The first beer style we’re going to examine is the porter. The porter is a dark, malt forward beer with a relatively low alcohol content of about 3.5-6%. Depending on the brew, you can expect to find notes of chocolate, coffee, caramel, nuts, and sometimes a smoky flavor with a dry finish. The porter’s history is as unclear as the beer itself so let’s take a look on where this beer came from and how it developed.
 
The first theory involves London’s Ralph Harwood in the early 1700s. In order to save money, Harwood would take leftover beer from other kegs and combine them to create a new beer and to avoid waste. At one point, one of these “beer cocktails” caught on with some of the working-class, especially porters, and Harwood tried to replicate it. It was originally brewed with brown malt roasted over a fire to provide the dark color and smoky flavor. The style started making its way around Europe and was picked up by a brewer in Ireland named Arthur Guinness (maybe you’ve heard the name?). Mr. Guinness brewed his porter from sometime in the 1770s until 1974.  However, brown malt was expensive and as the beer grew in popularity brewers started to cut corners. They started using pale malt and adding things like opium and hemp to help darken the beer. Thankfully David Wheeler invented a new way to roast malt in 1817 that made it easier to roast the pale malts to a darker and more “well-done” version to make porters. His invention used a process similar to the way coffee beans are roasted and made it cheaper (and safer without extra add-ins) for brewers to make porters.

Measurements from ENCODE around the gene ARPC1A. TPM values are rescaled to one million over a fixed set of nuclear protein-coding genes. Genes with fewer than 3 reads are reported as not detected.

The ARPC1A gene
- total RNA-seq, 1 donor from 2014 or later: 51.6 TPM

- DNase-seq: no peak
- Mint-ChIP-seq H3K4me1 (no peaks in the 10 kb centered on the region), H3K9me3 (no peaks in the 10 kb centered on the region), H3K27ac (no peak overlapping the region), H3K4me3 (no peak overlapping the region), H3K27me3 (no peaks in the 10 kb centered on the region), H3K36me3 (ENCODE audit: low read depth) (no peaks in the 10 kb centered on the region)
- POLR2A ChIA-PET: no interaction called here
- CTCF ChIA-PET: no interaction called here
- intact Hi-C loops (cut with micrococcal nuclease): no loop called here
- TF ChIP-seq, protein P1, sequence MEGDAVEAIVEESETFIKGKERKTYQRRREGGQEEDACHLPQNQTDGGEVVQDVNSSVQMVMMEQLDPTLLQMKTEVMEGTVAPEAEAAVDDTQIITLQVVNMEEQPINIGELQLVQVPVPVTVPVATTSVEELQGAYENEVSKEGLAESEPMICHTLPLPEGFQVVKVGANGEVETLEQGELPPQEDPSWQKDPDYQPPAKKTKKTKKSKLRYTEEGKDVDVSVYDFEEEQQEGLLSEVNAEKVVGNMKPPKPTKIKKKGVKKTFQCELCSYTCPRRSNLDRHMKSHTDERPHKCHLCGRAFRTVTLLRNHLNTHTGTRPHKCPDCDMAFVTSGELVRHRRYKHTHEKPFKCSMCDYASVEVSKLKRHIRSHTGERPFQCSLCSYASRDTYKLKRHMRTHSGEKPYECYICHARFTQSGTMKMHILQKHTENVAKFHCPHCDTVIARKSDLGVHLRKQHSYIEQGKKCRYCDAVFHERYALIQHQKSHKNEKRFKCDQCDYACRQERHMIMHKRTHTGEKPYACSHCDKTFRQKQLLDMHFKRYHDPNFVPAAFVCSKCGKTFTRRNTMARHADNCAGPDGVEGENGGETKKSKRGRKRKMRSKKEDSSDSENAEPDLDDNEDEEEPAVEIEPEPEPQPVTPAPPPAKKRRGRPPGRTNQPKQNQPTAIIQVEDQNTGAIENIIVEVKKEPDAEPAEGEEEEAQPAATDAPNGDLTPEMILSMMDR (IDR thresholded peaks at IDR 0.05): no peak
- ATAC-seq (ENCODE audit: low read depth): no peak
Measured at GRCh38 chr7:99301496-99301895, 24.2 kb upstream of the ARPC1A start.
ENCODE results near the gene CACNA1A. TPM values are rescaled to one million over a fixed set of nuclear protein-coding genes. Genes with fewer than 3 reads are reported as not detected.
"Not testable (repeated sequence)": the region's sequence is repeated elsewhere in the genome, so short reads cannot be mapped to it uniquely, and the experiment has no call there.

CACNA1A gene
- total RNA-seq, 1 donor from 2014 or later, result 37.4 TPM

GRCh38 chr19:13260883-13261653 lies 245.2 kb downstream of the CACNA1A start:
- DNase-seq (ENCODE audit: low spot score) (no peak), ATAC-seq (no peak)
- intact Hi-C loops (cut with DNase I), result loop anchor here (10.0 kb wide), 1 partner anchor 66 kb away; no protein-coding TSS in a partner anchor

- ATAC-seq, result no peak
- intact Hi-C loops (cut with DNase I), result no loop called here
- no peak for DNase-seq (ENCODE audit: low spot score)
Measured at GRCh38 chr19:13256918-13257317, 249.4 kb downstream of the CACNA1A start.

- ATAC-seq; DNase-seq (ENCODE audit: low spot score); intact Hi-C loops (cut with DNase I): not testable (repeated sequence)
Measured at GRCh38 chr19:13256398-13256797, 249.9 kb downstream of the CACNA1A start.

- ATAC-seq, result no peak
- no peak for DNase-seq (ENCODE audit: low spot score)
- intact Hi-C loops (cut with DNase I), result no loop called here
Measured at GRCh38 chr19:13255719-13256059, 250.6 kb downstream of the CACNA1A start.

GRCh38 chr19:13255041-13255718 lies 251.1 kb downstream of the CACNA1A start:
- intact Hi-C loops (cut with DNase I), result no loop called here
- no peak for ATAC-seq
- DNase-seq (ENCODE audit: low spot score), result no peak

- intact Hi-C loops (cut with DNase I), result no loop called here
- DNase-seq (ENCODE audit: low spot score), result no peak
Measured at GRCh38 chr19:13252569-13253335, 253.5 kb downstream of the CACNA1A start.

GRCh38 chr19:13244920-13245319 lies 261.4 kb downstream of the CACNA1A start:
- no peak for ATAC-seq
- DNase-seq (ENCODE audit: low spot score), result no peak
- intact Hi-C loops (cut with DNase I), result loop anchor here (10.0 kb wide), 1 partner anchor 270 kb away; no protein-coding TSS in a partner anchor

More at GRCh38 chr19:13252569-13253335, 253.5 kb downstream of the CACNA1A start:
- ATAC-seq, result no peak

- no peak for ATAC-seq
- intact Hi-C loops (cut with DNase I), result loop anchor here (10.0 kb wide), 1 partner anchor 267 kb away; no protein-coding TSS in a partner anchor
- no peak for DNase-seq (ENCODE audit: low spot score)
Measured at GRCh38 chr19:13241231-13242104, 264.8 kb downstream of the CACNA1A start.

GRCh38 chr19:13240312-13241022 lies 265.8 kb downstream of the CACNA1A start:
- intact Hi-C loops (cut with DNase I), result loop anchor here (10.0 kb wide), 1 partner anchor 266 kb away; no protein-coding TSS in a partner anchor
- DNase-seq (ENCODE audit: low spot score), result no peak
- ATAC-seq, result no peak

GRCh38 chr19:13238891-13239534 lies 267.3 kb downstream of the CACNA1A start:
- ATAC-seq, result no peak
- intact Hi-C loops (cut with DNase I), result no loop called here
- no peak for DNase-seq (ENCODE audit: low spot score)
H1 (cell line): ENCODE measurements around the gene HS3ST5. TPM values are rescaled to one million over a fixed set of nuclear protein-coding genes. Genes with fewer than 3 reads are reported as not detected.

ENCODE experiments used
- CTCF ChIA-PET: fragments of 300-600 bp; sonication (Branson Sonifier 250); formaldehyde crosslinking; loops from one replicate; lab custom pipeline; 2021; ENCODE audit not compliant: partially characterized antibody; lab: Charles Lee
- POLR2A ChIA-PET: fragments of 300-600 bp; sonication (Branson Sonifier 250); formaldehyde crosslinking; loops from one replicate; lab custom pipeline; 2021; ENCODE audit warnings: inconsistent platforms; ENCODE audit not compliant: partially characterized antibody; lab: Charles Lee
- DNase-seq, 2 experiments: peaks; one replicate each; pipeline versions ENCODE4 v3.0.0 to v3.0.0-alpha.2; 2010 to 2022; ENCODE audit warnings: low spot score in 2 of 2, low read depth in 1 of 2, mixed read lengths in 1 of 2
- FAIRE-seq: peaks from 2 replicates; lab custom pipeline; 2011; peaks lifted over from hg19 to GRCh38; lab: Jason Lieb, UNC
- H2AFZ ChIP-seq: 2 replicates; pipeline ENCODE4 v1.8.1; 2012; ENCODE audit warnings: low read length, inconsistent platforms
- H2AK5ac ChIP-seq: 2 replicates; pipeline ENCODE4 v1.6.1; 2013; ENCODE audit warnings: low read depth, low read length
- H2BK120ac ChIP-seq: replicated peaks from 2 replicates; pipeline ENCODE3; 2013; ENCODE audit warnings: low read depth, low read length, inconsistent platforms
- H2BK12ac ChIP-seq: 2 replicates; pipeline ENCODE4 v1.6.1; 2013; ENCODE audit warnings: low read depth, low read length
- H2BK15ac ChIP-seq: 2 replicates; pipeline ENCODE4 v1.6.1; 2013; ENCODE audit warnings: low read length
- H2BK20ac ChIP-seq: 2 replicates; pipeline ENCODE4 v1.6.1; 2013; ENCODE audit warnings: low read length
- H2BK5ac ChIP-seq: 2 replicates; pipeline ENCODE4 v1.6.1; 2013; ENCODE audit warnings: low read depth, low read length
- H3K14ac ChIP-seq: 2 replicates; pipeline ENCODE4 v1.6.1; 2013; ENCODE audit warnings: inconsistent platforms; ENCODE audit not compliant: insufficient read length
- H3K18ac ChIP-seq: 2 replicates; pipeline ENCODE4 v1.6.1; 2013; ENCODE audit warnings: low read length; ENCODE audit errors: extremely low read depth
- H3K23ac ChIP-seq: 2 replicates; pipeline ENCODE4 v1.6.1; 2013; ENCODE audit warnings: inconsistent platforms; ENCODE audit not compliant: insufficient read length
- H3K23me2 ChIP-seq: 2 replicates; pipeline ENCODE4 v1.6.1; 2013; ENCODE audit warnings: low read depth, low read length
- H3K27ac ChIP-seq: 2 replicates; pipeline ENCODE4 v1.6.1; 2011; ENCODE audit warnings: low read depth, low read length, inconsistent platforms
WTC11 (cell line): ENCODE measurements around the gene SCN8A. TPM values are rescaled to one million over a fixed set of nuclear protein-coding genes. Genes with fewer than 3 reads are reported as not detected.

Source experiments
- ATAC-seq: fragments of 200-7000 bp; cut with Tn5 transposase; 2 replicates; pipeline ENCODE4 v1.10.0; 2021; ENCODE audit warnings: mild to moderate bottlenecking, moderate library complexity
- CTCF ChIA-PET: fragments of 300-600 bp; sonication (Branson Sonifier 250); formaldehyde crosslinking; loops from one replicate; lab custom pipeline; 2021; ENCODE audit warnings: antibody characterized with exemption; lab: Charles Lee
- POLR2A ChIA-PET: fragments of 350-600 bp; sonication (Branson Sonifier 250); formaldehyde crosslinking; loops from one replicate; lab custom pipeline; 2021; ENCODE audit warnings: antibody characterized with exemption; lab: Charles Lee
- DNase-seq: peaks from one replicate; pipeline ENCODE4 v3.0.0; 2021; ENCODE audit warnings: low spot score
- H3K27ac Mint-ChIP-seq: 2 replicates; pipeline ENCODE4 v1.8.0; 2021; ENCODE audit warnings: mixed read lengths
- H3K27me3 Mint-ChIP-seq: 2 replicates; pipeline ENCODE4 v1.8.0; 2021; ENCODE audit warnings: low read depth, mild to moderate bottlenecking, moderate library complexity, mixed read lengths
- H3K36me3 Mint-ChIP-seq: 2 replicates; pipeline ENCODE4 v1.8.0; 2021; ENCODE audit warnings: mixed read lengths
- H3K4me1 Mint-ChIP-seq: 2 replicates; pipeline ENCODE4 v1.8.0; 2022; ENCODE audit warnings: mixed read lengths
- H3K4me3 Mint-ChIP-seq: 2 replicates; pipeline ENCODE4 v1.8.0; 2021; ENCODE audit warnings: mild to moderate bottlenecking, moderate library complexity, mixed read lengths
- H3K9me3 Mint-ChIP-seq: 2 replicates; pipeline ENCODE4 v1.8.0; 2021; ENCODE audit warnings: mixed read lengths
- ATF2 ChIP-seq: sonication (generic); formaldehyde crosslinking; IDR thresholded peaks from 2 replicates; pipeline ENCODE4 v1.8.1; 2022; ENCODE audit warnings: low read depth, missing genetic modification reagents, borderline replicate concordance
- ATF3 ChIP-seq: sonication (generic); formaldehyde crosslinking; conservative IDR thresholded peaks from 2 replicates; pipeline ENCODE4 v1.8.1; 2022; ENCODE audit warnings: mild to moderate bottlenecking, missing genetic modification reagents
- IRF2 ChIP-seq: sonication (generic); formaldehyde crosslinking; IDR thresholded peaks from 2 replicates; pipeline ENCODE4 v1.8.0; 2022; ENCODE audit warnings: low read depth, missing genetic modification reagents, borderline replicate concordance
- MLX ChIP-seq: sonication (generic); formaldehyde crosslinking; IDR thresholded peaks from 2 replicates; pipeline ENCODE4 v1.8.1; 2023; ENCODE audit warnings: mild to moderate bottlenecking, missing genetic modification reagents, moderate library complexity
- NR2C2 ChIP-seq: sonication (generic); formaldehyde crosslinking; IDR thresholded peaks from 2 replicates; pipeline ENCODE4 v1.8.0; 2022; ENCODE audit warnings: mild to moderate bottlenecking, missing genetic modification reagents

The other two theories are less exciting than the image of Ralph Harwood mixing concoctions in his brewery. One theory states that the beer was brought over from the Netherlands via trade with England and that the Dutch were drinking a beer called “porter” as early as the 14th century. Another one posits that porters we’re just stale brown ales that caught on by accident. Either way, it’s a beer that is now popular all around the world with different sub-categories, depending on the target audience and region.
 
So there we have it. While we don’t know the true origins of the beer, we do know that it’s a beer that has developed over time to be a full bodied, intricate brew. Whether you have the more hoppy American porter, the traditional London porter, or the higher alcohol, more boozy Baltic porter, you’ll be sure to enjoy this complex beer.

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